The glorious thing about this fat and enticing old friend is that it brims over with facts. Turn to Whitaker's Almanack 2003
for all the things you think you should know, the things you once knew but have forgotten and the things you didn't think you needed to know but which are somehow fascinating. Did you, for example, know that Dr Benjamin Spock was born just a few days before the death of Paul Gaugin in May 1903? Or that the Lord Lieutenant of Kincardineshire is JDB Smart or that the national anthem of Swaziland is Ingoma Yesive?
Having begun life in 1868 as a journalist's fact book, Whitakers has gone from strength to strength through its 135 annual editions. It's useful on history and social structure--like a mini Debretts--and it details most of the UK's institutions with names and contact details. As always there's extensive data about every country in the world as well as maps, recent obituaries and a run down on last year's main news stories with pictures.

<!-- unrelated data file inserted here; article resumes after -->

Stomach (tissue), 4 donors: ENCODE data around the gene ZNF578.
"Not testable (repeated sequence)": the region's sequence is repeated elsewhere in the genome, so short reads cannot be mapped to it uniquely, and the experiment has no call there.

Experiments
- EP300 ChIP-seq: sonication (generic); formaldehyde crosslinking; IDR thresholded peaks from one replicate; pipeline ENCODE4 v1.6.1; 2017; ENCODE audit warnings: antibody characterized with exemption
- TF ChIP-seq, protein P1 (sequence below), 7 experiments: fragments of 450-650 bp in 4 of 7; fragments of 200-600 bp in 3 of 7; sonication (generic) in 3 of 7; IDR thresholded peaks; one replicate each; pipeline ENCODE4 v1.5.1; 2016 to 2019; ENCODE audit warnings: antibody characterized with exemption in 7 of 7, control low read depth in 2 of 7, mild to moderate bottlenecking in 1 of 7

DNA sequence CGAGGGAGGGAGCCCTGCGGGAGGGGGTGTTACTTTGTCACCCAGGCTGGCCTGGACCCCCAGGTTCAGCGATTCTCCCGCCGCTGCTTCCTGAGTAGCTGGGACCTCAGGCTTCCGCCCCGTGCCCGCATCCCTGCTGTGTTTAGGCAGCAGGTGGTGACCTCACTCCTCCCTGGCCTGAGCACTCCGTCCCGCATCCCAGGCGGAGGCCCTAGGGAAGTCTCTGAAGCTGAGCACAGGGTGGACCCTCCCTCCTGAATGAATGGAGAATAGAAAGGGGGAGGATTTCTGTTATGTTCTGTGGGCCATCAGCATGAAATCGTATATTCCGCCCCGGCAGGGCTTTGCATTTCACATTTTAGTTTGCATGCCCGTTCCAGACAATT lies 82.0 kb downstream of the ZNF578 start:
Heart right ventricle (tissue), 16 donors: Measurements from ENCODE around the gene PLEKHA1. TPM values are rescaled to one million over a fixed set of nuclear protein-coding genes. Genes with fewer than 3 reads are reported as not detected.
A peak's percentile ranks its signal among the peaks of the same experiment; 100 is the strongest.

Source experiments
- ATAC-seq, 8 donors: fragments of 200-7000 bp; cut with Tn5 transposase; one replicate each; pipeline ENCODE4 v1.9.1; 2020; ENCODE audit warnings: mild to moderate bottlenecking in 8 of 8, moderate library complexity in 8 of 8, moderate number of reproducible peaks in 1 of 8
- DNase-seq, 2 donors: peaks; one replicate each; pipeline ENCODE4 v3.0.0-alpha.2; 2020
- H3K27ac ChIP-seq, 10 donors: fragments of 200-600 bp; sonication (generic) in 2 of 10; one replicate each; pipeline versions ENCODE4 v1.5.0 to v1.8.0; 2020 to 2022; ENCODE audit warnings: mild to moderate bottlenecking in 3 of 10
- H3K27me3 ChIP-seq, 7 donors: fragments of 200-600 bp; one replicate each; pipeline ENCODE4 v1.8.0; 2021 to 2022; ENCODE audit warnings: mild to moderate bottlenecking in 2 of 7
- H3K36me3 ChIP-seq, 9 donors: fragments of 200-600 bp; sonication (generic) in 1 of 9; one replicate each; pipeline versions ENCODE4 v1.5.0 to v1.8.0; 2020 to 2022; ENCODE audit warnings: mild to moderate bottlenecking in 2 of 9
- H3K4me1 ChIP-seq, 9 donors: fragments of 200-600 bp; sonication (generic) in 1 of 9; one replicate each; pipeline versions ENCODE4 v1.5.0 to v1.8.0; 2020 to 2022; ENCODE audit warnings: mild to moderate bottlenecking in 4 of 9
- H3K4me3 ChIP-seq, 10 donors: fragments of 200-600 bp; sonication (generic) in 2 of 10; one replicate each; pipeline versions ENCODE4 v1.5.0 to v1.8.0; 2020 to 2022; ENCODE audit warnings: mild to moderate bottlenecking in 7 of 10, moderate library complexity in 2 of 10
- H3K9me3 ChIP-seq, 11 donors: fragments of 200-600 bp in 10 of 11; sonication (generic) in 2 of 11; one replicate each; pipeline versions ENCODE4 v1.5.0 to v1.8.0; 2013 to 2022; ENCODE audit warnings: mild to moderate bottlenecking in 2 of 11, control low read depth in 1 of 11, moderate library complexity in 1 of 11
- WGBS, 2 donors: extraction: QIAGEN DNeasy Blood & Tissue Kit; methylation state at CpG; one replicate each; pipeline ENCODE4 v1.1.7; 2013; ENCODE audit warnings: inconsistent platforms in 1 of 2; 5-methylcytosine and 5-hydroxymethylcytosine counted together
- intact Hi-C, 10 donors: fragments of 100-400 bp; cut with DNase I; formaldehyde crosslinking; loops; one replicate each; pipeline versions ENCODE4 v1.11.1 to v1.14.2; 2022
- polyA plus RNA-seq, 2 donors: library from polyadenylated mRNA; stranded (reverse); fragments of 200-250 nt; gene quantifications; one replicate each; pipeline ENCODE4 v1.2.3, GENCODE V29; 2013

"A calendar, a calendar. Look in the almanac. Find out moonshine. Find our moonshine", cries Bottom excitedly in A Midsummer Night's Dream. In Shakespeare's day that's all an almanac was. Although the traditional calendars, astronomical and tidal information is all proudly still there, Whitaker's has taken and developed the almanac concept for so long that it has evolved into one of the most exciting indispensable, eclectic, accessible, modern reference books available. If you could have only one single volume information book, there's simply no contest. Whitaker's it would have to be. --Susan Elkin
A source of delight as well as a gold-mine of information -- Jonathan Dimbleby
Indispensable to all journalists -- Trevor McDonald
Whitakers still scores where it counts most -- The Independent